Such a vector X is called an **eigenvector** of A corresponding to λ.

There is a way to compute the eigenvalues of a matrix by hand, and then a corresponding eigenvector, but it’s a bit beyond the scope of this tutorial.

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# ************* Eigenvalues and Eigenvectors ********************* # A = [2 -4; -1 -1] x = [4; -1] eigVal = 3</code> <code>println(A * x) println(eigVal * x) |

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[12,-3] [12,-3] |

Now that we know A has a real eigenvalue, let’s compute it with Julia’s built in function.

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w, v = eig(A) print(w) # these are the eigenvalues |

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[3.0,-2.0] |

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# ok, so the square matrix A has two eigenvalues, 3 and -2. # but what about the corresponding eigenvector?</code> <code>v # this is the normalized eigenvector corresponding to w[0], or 3.</code> <code># let's unnormalize it to see if we were right.</code> <code>length = sqrt(x[1]^2 + x[2]^2) # the length of our original eigenvector x println(v[:, 1] * length)</code> <code>println("Our original eigenvector was [4, -1]") |

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[4.0,-1.0] Our original eigenvector was [4, -1] |

Note – all multiples of this eigenvector will be an eigenvector of A corresponding to lambda.

# Determinants

Determinants are calculated value for a given square matrix. They are used in most of linear algebra beyond matrix multiplication.

We can see where this comes from if we look at the determinant for a 2 x 2 matrix.

Imagine we have a square matrix A.

We can define it’s inverse using the formula below (only works for 2×2 matrices!).

That bit in the denominator, that’s the **determinant**. If it is 0, the matrix is *singular* (no inverse!).

It has a ton of properties, for example, the determinant of a matrix equals that of it’s transpose.

They are used in calculating a matrix derivative, which is used in a ton of machine learning algorithms (i.e. normal equation in linear regression!).

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# ************************ Determinants ************************ # A = [1 2; 3 4] print("det(A) = ", det(A)) |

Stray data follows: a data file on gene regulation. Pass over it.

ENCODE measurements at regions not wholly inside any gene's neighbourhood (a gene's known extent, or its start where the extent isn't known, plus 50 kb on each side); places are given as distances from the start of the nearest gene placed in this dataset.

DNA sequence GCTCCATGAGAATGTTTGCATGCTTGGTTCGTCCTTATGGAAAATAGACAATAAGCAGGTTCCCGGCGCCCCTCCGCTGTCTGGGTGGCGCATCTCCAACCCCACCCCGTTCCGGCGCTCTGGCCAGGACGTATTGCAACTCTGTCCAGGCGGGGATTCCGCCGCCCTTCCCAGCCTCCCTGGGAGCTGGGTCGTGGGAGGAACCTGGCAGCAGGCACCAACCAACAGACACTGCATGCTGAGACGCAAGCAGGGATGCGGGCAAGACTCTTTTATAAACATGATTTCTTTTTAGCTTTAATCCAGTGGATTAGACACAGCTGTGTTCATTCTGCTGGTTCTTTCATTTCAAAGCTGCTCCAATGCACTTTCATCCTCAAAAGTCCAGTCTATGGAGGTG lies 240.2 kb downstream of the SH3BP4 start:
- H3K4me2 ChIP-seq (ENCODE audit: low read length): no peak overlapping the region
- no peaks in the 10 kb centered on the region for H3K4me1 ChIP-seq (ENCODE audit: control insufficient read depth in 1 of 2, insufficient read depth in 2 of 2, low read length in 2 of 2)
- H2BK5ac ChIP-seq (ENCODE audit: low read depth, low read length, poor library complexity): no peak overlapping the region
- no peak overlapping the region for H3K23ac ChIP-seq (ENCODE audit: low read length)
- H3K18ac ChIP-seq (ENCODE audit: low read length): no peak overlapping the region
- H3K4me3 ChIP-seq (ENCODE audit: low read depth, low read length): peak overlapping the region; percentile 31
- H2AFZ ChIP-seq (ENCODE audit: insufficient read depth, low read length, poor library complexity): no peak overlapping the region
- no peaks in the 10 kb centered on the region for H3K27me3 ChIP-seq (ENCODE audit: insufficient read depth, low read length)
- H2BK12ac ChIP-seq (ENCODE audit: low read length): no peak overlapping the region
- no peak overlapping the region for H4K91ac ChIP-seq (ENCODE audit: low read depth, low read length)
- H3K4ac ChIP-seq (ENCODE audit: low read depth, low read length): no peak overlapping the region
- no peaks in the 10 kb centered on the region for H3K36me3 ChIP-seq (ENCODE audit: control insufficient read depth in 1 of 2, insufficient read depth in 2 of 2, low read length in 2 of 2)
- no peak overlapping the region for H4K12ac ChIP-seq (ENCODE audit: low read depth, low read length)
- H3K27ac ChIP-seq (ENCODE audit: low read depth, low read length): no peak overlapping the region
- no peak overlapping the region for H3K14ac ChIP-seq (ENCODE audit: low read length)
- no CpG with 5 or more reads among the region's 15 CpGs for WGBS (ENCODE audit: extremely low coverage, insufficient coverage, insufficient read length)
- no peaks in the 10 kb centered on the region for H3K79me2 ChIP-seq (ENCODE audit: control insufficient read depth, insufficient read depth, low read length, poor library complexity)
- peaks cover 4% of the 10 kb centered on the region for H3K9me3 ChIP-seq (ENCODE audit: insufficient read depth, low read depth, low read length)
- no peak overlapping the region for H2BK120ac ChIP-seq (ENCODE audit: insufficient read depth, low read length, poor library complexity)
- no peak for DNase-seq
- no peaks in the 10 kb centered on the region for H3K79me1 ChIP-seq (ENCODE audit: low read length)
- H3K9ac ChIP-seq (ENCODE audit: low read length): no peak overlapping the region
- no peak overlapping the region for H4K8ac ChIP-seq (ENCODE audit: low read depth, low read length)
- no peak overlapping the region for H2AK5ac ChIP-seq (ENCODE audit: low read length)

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det(A) = -2.0 |

# Singular Value Decomposition

SVD is a technique to factorize a matrix, or a way of breaking the matrix up into three matrices.

SVD is used specifically in something like Principal Component Analysis. Eigenvalues in the SVD can help you determine which features are redundant, and therefore reduce dimensionality!

It’s actually considered it’s own data mining algorithm.

It uses the formula *M = UΣV*, then uses the properties of these matrices (i.e. *U* and *V *are orthogonal, *Σ* is a diagonal matrix with non-negative entries) to furthur break them up.

Here is a bit more math-intensive example.

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# ****** Singular Value Decomposition ****** # A = [1 2 3 4 5 6 7 8; 9 10 11 12 4 23 45 2; 5 3 5 2 56 3 6 4]</code> <code>U, s, V = svd(A) |

1 2 3 4 5 6 7 8 9 10 11 12 13 14 15 16 |
( 3x3 Array{Float64,2}: -0.181497 0.0759015 0.980458 -0.652719 0.736431 -0.177838 -0.735538 -0.672241 -0.0841178, [63.2736,49.1928,7.77941], 8x3 Array{Float64,2}: -0.153834 0.0679486 -0.133773 -0.143769 0.111793 -0.00897498 -0.180203 0.100975 0.0725716 -0.158513 0.158485 0.208183 -0.70659 -0.697668 -0.0667992 -0.289349 0.312578 0.197973 -0.554039 0.602472 -0.211356 -0.0900781 -0.0123776 0.919288 ) |

There are a few other things you should know for convenience!

randn(x) returns x normally distributed numbers. rand() is your typical random function, between 0-1.

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A = randn(10) # 10 random numbers following a standard normal distribution B = rand(10) # 10 random numbers in [0,1] |

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A = [3 3 3] B = [2 3 4] A .< B |

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1x3 BitArray{2}: false false true |

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# Indexing matrices A = [1 2 3; 4 5 6; 7 8 9] A[:] # flattens array by column A[1, :] # first row A[:, 1] # first column A[2, 3] # second row, third column |

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# There are also basic statistic operations like mean(), std(), var() # as well as math functions like exp(), sin(), etc. |

You can get a much more thorough guide through the Julia documentation.